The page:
Clean Sheeting


DEFINITION of 'Clean Sheeting'

The fraudulent act of purchasing a life insurance policy without disclosing a pre-existing terminal illness or disease. This type of fraud is often done with both the knowledge of the purchaser and the agent involved.

BREAKING DOWN 'Clean Sheeting'

In cases of clean sheeting, the policy is often sold shortly after it is purchased in a viatical settlement, but the money received is a lot less than what a legitimate settlement would yield. This is because there is a higher chance that the fraudulent policy will be rescinded. This type of fraud provides huge gains for the person who buys out the purchaser because he or she is able to buy the policy at a large discount, somewhere around 10% of the policy's face value.

  1. Viatical Settlement

    An arrangement in which someone with a terminal disease sells ...
  2. Life Insurance

    A protection against the loss of income that would result if ...
  3. Viator

    A person with terminal or a life-threatening illness who sells ...
  4. Terminally Ill

    A person who is sick and is diagnosed with a disease that will ...
  5. Face Value

    The nominal value or dollar value of a security stated by the ...
  6. Accounting Error

    An error in an accounting item that was not caused intentionally. ...
Related Articles
  1. Home & Auto

    A Look At Single-Premium Life Insurance

    Want to provide for your dependents and finance your own long-term care? Learn more here.
  2. Home & Auto

    How An Insurance Company Determines Your Premiums

    Find out how insurers use credit history to build an insurance score and how it could affect your bottom line.
  3. Retirement

    Why Are Annuities Important for Retirement?

    Understand how annuities work, and identify the benefits they provide for retirement, the most salient being a guaranteed income stream for life.
  4. Savings

    Become Your Own Financial Advisor

    If you have some financial know-how, you don’t have to hire someone to advise you on investments. This tutorial will help you set goals – and get started.
  5. Insurance

    Explaining Indemnity Insurance

    Indemnity insurance is an insurance policy that protects business owners and employees from losses due to failure to deliver expected services.
  6. Insurance

    What is a Force Majeure?

    A force majeure clause frees both parties in a contract from fulfilling their obligations in the event of some catastrophic or unexpected occurrence.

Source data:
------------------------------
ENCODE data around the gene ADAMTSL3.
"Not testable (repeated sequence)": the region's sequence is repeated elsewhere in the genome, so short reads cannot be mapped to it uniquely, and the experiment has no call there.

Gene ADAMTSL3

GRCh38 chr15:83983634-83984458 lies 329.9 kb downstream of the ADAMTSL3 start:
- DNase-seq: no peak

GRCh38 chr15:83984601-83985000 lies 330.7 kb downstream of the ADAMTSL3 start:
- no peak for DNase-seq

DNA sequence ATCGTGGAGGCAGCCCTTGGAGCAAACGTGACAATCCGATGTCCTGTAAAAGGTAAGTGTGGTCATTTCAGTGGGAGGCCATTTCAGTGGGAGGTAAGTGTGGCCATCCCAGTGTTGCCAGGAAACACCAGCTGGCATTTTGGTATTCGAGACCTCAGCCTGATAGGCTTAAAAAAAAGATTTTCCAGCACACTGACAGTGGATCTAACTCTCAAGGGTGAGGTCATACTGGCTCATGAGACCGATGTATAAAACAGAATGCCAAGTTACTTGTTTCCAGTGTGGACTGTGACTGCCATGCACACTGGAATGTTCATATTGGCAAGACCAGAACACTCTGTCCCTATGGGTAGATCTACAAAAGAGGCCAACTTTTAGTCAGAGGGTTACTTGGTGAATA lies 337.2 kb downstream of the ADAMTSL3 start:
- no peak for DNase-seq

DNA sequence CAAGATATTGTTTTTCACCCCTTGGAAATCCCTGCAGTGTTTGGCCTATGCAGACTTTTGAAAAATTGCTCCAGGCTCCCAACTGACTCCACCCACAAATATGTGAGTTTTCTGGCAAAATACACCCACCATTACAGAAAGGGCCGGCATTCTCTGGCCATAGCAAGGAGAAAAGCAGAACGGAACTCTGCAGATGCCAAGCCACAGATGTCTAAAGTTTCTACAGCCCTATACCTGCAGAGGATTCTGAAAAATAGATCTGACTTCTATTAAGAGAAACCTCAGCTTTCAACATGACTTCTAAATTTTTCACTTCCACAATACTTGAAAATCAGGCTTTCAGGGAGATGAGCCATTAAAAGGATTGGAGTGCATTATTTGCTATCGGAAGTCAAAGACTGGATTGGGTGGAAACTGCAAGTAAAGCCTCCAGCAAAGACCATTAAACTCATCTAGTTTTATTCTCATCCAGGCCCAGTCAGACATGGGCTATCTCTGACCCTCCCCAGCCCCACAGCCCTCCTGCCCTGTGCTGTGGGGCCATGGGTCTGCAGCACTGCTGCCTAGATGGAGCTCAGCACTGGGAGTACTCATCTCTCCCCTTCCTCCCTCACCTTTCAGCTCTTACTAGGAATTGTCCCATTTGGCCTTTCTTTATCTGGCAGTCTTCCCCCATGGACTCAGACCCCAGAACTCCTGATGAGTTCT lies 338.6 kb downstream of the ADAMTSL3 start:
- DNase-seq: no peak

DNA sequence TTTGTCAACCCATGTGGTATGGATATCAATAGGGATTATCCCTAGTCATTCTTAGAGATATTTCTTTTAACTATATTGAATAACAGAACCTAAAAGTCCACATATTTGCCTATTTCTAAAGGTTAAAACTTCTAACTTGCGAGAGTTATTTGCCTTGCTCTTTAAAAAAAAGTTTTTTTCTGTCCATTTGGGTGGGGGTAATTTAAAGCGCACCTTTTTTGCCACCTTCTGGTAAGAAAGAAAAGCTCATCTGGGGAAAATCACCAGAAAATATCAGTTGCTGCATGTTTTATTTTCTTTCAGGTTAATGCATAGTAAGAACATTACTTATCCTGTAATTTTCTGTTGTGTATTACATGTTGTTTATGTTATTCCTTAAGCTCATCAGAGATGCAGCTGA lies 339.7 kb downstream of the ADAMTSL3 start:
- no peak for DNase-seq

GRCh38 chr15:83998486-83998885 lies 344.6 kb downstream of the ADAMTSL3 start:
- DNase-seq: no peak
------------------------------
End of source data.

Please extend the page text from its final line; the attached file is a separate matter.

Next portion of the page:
7. Professionals

    10 Must Watch Documentaries For Finance Professionals

    Find out about some of the best documentaries that finance professionals can watch to gain a better understanding of their industry.
  8. Insurance

    How Car Insurance Companies Value Cars

    Learn the methodology used by car insurance companies to value cars, and understand why the amount they give you may not cover the cost of a similar vehicle.
  9. Retirement

    The Better Way to Save: Life Insurance or IRA?

    Sure, you can tap your permanent life insurance policy to help fund your retirement. But in most cases, an IRA is the better choice. Here's why.
  10. Insurance

    Life vs. Health Insurance: Choosing What to Buy

    When you only buy the coverage you truly need, the debate over medical insurance vs. life insurance might just be one you can avoid.
  1. Can I borrow from my annuity to put a down payment on a house?

    You can borrow from your annuity to put a down payment on a house, but be prepared to pay an assortment of fees and penalties. ... Read Full Answer >>
  2. What are the biggest disadvantages of annuities?

    Annuities can sound enticing when pitched by a salesperson who, not coincidentally, makes huge commissions selling them. ... Read Full Answer >>
  3. What are the risks of annuities in a recession?

    Annuities come in several forms, the two most common being fixed annuities and variable annuities. During a recession, variable ... Read Full Answer >>
  4. How can I determine if a longevity annuity is right for me?

    A longevity annuity may be right for an individual if, based on his current health and a family history of longevity, he ... Read Full Answer >>
  5. Can your life insurance company sue you?

    A life insurance company generally cannot sue you, but it can sue your estate. The company may do this in order to recover ... Read Full Answer >>
  6. Can your insurance company cancel your policy without notice?

    In most states, an insurance company must give a policyholder written notice of at least 30 days before canceling a policy. ... Read Full Answer >>

You May Also Like

Hot Definitions
  1. Capitalization Rate

    The rate of return on a real estate investment property based on the income that the property is expected to generate.
  2. Gross Profit

    A company's total revenue (equivalent to total sales) minus the cost of goods sold. Gross profit is the profit a company ...
  3. Revenue

    The amount of money that a company actually receives during a specific period, including discounts and deductions for returned ...
  4. Normal Profit

    An economic condition occurring when the difference between a firm’s total revenue and total cost is equal to zero.
  5. Operating Cost

    Expenses associated with the maintenance and administration of a business on a day-to-day basis.
  6. Cost Of Funds

    The interest rate paid by financial institutions for the funds that they deploy in their business. The cost of funds is one ...
Trading Center
You are using adblocking software

Want access to all of Investopedia? Add us to your “whitelist”
so you'll never miss a feature!